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Boynton Beach Firefighters' Pension Fund v. HCP, Inc.

United States District Court, N.D. Ohio, Western Division

March 1, 2018

Boynton Beach Firefighters' Pension Fund, Plaintiff
HCP, Inc., et al., Defendants


          Jeffrey J. Helmick, United States District Judge.

         This case is before me on Lead Plaintiffs' motion to order particularized discovery. (Doc. No. 80). Lead Plaintiffs also filed a declaration in support of their motion. (Doc. No. 81). The HCR defendants filed an opposition (Doc. No. 82), which the HCP defendants joined (Doc. No. 83). Lead Plaintiffs replied. (Doc. No. 84). For the reasons that follow, Lead Plaintiffs' motion is denied.


         On May 9, 2016, the Boynton Beach Firefighters' Pension Fund filed a proposed class action complaint against Defendants HCP, Inc.; HCR ManorCare, Inc.; Lauralee Martin; Timothy Schoen; Paul A. Ormond; and Steven M. Cavanaugh. (Doc. No. 1). This case arises in part from allegations which formed the basis of another lawsuit. See United States ex rel. Ribik v. HCR ManorCare Inc., No. 1:09-cv-13 (E.D. Va.). The Ribik parties completed discovery and briefed the matter of summary judgment, submitting evidence for these motions under seal. The Ribik defendants also filed a motion for sanctions for expert discovery violations, which was granted. The court subsequently excluded the report of the expert at issue in the sanctions matter. Then on November 17, 2017, the government moved to dismiss its claims with prejudice. The court granted the motion on November 27, 2017.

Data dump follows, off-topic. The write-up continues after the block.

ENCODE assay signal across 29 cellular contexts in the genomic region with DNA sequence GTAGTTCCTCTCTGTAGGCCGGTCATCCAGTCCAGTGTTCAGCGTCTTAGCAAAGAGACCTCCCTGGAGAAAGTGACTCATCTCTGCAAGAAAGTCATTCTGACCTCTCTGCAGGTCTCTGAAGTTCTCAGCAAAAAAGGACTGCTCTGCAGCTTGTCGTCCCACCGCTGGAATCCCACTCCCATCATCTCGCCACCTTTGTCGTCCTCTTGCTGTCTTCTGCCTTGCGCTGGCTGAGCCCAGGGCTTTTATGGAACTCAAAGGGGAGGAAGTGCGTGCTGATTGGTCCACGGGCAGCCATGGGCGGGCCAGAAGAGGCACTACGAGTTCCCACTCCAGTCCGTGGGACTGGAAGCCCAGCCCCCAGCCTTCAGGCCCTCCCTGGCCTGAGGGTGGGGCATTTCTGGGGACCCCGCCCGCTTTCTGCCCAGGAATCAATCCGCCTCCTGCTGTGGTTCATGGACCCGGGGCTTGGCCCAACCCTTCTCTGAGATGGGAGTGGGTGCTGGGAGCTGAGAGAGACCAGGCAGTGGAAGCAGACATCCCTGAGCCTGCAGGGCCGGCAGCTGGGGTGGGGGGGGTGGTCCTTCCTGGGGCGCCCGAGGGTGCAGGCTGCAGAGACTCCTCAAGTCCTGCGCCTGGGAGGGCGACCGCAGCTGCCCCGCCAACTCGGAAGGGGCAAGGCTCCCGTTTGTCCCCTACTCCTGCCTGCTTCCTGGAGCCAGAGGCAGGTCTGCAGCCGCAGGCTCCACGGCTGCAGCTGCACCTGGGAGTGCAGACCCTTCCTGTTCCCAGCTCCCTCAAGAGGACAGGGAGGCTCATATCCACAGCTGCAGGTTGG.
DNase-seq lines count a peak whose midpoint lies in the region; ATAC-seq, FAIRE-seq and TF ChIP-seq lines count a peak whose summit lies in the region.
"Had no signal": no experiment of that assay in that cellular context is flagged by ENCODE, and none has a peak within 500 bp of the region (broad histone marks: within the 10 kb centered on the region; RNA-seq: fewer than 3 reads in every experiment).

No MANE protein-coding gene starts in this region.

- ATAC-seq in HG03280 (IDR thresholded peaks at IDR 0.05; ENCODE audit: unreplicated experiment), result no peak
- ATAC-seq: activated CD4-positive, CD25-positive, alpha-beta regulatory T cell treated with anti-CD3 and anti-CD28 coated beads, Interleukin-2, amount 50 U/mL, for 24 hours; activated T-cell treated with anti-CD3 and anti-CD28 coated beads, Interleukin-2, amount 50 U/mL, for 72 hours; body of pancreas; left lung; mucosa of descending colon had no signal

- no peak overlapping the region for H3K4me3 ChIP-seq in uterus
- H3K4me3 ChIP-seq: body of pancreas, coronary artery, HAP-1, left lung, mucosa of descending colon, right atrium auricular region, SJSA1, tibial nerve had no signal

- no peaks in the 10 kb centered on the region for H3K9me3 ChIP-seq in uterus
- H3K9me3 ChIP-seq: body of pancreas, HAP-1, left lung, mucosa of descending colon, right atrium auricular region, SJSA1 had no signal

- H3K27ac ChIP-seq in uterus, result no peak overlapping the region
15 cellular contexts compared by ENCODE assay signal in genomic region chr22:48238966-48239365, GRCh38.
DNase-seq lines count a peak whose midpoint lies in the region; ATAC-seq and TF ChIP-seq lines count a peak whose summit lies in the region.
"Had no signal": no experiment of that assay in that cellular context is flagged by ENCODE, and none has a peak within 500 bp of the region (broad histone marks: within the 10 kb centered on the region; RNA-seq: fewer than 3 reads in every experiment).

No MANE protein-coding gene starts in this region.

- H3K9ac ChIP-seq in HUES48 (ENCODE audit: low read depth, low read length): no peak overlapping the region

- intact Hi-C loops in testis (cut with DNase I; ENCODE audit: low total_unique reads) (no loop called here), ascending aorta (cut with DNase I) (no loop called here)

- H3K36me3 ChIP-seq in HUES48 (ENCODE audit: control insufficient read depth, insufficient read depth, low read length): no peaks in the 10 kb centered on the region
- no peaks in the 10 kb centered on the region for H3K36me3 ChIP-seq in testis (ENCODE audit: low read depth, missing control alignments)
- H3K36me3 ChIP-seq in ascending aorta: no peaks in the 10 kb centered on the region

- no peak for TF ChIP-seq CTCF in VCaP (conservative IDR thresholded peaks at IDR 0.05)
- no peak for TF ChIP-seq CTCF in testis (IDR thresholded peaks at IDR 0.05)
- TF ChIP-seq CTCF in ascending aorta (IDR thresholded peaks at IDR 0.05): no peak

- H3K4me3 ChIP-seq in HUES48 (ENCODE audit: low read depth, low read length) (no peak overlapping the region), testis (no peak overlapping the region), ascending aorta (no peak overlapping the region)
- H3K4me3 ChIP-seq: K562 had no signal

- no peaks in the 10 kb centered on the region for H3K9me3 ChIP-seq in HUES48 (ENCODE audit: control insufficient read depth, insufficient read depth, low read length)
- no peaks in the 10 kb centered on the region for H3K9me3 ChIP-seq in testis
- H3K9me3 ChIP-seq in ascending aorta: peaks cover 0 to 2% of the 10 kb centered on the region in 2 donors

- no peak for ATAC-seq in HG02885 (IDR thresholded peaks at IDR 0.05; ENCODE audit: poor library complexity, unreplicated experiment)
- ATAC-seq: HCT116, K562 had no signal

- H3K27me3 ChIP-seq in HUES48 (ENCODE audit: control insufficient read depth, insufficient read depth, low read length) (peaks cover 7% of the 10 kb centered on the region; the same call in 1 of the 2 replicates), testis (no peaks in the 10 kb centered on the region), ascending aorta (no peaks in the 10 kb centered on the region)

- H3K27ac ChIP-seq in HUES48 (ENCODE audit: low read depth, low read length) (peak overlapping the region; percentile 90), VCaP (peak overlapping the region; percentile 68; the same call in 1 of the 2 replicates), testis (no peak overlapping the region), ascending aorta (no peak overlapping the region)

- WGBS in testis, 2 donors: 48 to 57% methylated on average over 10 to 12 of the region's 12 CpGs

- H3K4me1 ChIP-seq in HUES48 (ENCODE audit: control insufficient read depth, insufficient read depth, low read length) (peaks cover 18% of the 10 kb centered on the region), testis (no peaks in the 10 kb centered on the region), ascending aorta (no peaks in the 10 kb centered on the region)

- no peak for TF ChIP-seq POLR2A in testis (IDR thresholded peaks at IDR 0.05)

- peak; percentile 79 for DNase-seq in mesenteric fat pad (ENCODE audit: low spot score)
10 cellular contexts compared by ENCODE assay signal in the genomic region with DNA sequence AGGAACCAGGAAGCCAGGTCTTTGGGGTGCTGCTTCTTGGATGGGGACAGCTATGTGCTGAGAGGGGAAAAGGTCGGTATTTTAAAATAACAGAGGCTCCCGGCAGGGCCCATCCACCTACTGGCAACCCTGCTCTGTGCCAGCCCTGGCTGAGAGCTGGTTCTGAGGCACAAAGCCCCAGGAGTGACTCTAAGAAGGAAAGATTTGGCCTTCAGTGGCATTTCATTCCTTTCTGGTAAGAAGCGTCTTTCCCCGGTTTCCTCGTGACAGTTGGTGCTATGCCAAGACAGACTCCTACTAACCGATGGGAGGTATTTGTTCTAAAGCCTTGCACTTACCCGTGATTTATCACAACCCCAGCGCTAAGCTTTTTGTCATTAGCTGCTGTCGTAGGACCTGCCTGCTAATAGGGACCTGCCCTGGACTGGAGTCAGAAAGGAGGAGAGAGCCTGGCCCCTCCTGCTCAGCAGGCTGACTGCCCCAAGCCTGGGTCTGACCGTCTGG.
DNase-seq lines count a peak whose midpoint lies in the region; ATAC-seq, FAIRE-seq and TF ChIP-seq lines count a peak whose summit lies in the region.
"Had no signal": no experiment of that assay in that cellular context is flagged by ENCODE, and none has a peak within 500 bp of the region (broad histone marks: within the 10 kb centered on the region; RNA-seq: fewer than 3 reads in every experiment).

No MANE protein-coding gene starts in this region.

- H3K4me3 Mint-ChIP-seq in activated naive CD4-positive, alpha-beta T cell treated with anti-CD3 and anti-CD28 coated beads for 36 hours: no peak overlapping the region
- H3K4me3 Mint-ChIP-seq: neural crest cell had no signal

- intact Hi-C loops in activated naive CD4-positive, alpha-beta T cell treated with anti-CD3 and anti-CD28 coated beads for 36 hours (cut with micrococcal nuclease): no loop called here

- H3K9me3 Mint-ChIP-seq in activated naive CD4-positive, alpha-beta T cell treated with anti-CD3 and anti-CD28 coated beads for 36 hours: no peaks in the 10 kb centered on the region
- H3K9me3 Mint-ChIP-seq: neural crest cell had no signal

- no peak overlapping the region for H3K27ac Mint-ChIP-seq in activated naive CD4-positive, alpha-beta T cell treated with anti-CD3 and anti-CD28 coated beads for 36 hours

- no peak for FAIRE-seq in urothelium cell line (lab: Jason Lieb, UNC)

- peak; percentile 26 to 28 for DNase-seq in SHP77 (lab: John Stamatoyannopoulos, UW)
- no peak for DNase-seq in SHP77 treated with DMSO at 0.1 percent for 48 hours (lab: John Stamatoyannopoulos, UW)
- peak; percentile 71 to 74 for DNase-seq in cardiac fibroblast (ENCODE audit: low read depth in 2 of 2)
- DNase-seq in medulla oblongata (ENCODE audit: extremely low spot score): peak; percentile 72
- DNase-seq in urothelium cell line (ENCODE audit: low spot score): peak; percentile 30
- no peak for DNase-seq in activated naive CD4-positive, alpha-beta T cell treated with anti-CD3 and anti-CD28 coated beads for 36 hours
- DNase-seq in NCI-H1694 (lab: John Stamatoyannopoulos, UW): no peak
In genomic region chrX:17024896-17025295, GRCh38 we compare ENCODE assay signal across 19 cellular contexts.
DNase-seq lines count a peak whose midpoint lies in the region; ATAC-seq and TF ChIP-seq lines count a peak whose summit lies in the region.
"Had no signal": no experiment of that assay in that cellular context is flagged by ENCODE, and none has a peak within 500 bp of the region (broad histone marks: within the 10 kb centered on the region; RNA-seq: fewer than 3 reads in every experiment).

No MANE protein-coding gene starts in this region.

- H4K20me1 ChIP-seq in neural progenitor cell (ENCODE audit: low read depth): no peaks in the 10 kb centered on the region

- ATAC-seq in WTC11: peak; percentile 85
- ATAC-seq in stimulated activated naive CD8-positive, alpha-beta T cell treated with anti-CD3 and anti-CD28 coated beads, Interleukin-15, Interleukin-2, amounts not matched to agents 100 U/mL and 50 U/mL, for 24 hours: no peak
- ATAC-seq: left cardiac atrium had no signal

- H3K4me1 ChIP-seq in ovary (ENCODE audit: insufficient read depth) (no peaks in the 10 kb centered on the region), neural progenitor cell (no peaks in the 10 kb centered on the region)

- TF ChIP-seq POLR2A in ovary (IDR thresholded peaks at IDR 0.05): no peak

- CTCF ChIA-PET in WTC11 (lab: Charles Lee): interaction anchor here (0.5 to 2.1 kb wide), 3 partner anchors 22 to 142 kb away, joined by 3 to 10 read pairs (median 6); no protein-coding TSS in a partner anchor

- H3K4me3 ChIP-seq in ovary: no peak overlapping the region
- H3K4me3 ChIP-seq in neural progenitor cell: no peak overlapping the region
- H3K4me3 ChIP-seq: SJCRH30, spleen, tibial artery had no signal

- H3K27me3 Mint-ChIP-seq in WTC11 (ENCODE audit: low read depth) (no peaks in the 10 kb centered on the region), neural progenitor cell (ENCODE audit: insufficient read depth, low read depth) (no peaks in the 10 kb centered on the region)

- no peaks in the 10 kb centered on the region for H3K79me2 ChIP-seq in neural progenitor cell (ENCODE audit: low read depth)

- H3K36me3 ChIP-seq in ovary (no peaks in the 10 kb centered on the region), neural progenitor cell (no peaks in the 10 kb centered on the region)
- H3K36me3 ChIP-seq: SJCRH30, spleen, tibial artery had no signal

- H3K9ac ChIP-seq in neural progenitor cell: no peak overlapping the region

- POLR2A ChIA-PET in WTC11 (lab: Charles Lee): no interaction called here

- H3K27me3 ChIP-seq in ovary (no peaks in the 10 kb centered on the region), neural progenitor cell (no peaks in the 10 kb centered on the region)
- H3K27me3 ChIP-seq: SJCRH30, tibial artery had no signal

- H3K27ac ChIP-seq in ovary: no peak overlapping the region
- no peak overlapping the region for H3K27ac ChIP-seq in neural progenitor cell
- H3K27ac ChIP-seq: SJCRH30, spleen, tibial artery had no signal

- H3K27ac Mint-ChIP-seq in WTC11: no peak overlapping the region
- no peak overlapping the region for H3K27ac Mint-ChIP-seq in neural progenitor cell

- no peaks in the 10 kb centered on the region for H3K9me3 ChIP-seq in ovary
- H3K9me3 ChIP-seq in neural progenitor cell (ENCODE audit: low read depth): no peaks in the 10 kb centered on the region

On November 28, 2017, I appointed Société Générale Securities Services GmbH and the City of Birmingham Retirement and Relief System as Lead Plaintiffs in this case. (Doc. No. 73). Lead Plaintiffs filed their consolidated complaint on February 28, 2018. (Doc. No. 85). And I ordered Defendants to file their motions to dismiss by March 30, 2018, with responses and replies to follow. (Doc. No. 79).


         Lead Plaintiffs now seek discovery of the sealed evidence submitted relative to the summary judgment filings in Ribik. (Doc. No. 80-1 at 5). They first contacted the HCR defendants and asked them to turn over these documents, offering to treat all such evidence as confidential and offering to pay for production. (Doc. No. 81-4). Defendants refused. (Doc. No. 81-5). Lead Plaintiffs now seek an order requiring the HCR Defendants to produce the desired documents. (Doc. No. 80-1 at 5). Defendants oppose. (Doc. Nos. 82 & 83).

         The Private Securities Litigation Reform Act imposes a stay on discovery during the pendency of motions to dismiss, unless I find “that particularized discovery is necessary to preserve evidence or to prevent undue prejudice to” the party requesting discovery. 15 U.S.C. § 78u-4(b)(3)(B). The purpose of the discovery stay is to curb “the filing of frivolous lawsuits aimed at forcing corporate defendants to settle rather than bear the costs of discovery and to preclude plaintiffs from engaging in fishing expeditions to secure facts for a sustainable claim.” In re FirstEnergy Corp. Sec. Litig., 229 F.R.D. 541, 543 (N.D. Ohio 2004).